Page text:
Woven Wire Mesh Basics
Mesh Size, Mesh Count or Micron Size
The Mesh Size can also be expressed in terms of Mesh Count and Micron Size. These are important terms for woven wire mesh.
Mesh Count is calculated by the number of holes per square inch. So the smaller is the mesh holes, the greater is the number of holes.
The Micron Size refers to the size of the holes measured in microns. (The term micron is actually a commonly used shorthand for micrometer. )
In order to make it easier for people to understand the number of the holes of the wire mesh, these two units are usually used together. This is the key component of specifying the wire mesh. The Mesh Size determines the filtering performance and function of the wire mesh.
More Intuitive Expression:
- Mesh Count = number of mesh holes. (larger the mesh count, the smaller the mesh hole)
- Micron Size = size of mesh hole. (larger the micron size, larger the mesh hole)
Usually use an counting glass to measure the mesh count of the woven wire mesh.
More Intuitive Mesh Display Samples:
Wire Gauge and Wire Diameter
The wire diameter refers to the thickness of a single wire in the woven mesh, and the wire gauge is also used to express this data in the wire mesh industry. In order to help customers better understand this specification, we have produced a wire gauge comparison table.
Vernier calipers or micrometer calipers are usually used to measure the wire diameter of woven wire mesh.
|Gauge (0-16)||SWG (mm)||BWG (mm)||Inches|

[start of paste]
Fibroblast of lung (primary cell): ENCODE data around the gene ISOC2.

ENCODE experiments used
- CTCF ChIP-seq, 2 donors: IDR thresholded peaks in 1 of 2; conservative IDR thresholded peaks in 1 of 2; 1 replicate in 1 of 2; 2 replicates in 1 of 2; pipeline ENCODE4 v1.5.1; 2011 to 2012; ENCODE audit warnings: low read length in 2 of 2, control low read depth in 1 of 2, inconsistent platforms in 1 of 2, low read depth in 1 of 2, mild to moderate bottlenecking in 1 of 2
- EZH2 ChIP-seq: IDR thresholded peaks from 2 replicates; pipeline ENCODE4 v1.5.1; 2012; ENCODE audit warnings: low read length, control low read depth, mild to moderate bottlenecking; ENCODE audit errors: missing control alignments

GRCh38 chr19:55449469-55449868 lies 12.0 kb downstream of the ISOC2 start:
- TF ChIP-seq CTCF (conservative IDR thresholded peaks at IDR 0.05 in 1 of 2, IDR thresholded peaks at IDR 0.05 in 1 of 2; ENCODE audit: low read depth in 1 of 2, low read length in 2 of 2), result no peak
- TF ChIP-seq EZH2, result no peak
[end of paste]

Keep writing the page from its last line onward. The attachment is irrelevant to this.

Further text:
|Gauge (17-33)||SWG (mm)||BWG (mm)||Inches|
|Gauge (34-50)||SWG (mm)||BWG (mm)||Inches|
Woven Wire Crimp and Weave Types
The reason why the woven wire mesh is widely used in different industries is inseparable from the diversified characteristics of the woven method. Due to the different weaving methods, each grid has its own characteristics.
By weaving, the mesh of the wire mesh can be 5 microns invisible to the naked eye, or it can be as large as a few centimeters. Through different connection methods of warp wire and weft wire, a variety of weave patterns can be produced, which usually depends on the application requirements. Visit the crimp and weave types page.
Raw Edge and Selvage Edge
Raw Edge is the most common machine weaving result for making woven wire mesh and can be used normally without problems in most applications.
Some customers also have special requirements for Selvage Edge. This weaving method can make the woven mesh structure more stable and not easy to deform. However, the manufacturing process is complicated and the cost is relatively high. Used for special application requirements.